As I see it, this site offers an opportunity to trade value for value. If you spot an interesting question and you take the time to work up an answer, either you gained a value from doing so or you didn't period.

If you didn't gain any value, you shouldn't have answered the question in the first place.

If you did, then why bother arguing with imbeciles if they disagree with your answer?

Let it go unless, and once again, you believe there is value in arguing a point with someone, i.e., that you both may profit from the exchange.

At any rate, I do value your contributions and if your decision is final, I respect that.

But, if you find value in simply composing your thoughts to answer an interesting question then please consider continuing that and simply ignore the unteachable that frequent here.

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    $\begingroup$ "the unteachable" I am suddenly envisioning an academic caste system... $\endgroup$ – dmckee Oct 27 '13 at 22:57
  • $\begingroup$ Some people enjoy teaching, and helping someone who doesn't understand to figure it out/ see the light. I personally don't think I'd get much out of it over the internet, but I have no doubt that others may. What I do know is that when teaching someone in person, it's often the ones who were so wrong and so sure aobut their answer that gain the most when you remove their blindness. $\endgroup$ – Flint72 Apr 12 '14 at 20:44
  • $\begingroup$ Thanks for talking reason. $\endgroup$ – DanielSank Sep 27 '14 at 8:49
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Nobody has mentioned yet the core reason for the sad loss of quality of this site. You can do whatever statistical analysis you want to do, based on the number of new users, fraction of homework question, analogies with Uranium...

Face it. Don't avoid mentioning it. Please, let's honestly face the truth. It is written with "R" like "Ron" and "M" like "Maimon".

Ron Maimon left the site in december 2012 after being banned and censored. After him, others followed, both professionals and simple readers who had enjoyed the site mainly because of Ron's posts, or simply because that incident revealed a level of moderators control they don't want to accept.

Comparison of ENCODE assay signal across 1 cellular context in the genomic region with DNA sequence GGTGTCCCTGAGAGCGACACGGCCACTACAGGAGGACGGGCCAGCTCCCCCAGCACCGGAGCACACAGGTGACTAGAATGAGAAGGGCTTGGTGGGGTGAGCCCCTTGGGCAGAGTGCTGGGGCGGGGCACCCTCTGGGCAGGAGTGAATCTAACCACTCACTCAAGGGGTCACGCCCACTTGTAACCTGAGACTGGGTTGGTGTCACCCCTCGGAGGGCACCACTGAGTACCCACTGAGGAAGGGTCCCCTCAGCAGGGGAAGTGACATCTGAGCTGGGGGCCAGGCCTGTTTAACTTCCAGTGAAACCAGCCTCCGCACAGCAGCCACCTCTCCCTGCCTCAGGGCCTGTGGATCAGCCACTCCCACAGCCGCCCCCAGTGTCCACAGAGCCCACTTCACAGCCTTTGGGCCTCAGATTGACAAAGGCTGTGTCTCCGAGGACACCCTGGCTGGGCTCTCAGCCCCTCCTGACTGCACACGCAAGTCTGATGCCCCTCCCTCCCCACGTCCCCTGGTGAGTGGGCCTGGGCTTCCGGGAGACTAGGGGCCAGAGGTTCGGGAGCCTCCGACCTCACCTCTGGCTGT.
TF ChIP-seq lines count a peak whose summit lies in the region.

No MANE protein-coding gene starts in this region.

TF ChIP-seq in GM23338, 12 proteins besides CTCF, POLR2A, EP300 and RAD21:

Now you can downvote this, some moderator can say for the nth time "oh, no, nothing is happening, this is normal", and you can even do Bayesian inference with the number of new users, their eye color or whatever.

This site had a golden age that ended abruptly in December 2012. In plain words, that's it, period. Neumeier and others quickly lost interest after Ron's departure. Hey, even Gerard 't Hooft himself was here!. Now Lubos is probably getting bored because he is almost alone here. When he is eventually gone, we'd better rename this site as "Physics Homework StackExchange" and change the Hut Potential of the logo into some diagram from an Elementary School textbook. (Edit: Qmechanic is another valuable member I should acknowledge, still active, but one always forgets him, probably because he is anonymous, always humble and he doesn't usually take part in comment discussions)

In a research institution, people are free to communicate with each other in the way they desire to, because they are mature adults. Only if things become really really bad in a discussion, would a third person try to calm them down. In elementary school it is just the opposite: teachers urge the children to behave nicely towards others, and punish any rude words or behaviour. Well, which of the two examples does moderation resemble here, a research institution or an elementary school? There you have it. Now, don't complain if the site resembles more and more everyday a repository of elementary school homework questions. You get what you pay for.

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    $\begingroup$ Ron Maimon left the site in december 2012 after being banned and censored. This is false. He left because he was told that he was not allowed to vandalize his own posts by adding irrelevant material that libeled another user. That is neither "censorship" nor "banning." $\endgroup$ – Colin McFaul Oct 28 '13 at 22:19
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    $\begingroup$ But to your larger point, if the community is so dependent on one user that his departure causes it to collapse (and it's possible that's the case here), then it isn't much of a community. $\endgroup$ – Colin McFaul Oct 28 '13 at 22:20
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    $\begingroup$ What I can't understand is that those members posted great answers, but not many questions. And the current problem is about low quality questions, not answers. So I don't see direct causality. Although there could be other factors, like good askers who left after the suspension. $\endgroup$ – jinawee Oct 29 '13 at 1:20
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    $\begingroup$ @ColinMcFaul Many Ron's comment were deleted (that is called censorship were I live). His account was suspended during months, showing 1 point reputation. That was ridiculous and ungrateful to somebody that had done so numerous and brilliant contributions to the site. $\endgroup$ – Eduardo Guerras Valera Oct 29 '13 at 2:52
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    $\begingroup$ @jinawee When you see that there are not many high level answers in the site, you are less likely to want to post a high level question. There may be the casuality you say you don't see. $\endgroup$ – Eduardo Guerras Valera Oct 29 '13 at 2:57
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    $\begingroup$ Many of us explicitely asked the moderators to end that weird ban and restore Ron's reputation as soon as possible. Look for the stuff, it must be still here in meta. That didn't happen. $\endgroup$ – Eduardo Guerras Valera Oct 29 '13 at 3:01